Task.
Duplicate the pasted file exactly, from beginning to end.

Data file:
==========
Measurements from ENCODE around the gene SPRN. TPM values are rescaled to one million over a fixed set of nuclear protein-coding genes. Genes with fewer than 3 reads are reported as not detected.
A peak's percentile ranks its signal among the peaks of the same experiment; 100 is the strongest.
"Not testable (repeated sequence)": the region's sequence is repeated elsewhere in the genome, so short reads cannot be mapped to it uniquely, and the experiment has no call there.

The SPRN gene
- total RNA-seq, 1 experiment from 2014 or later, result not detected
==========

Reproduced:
Measurements from ENCODE around the gene SPRN. TPM values are rescaled to one million over a fixed set of nuclear protein-coding genes. Genes with fewer than 3 reads are reported as not detected.
A peak's percentile ranks its signal among the peaks of the same experiment; 100 is the strongest.
"Not testable (repeated sequence)": the region's sequence is repeated elsewhere in the genome, so short reads cannot be mapped to it uniquely, and the experiment has no call there.

The SPRN gene
- total RNA-seq, 1 experiment from 2014 or later, result not detected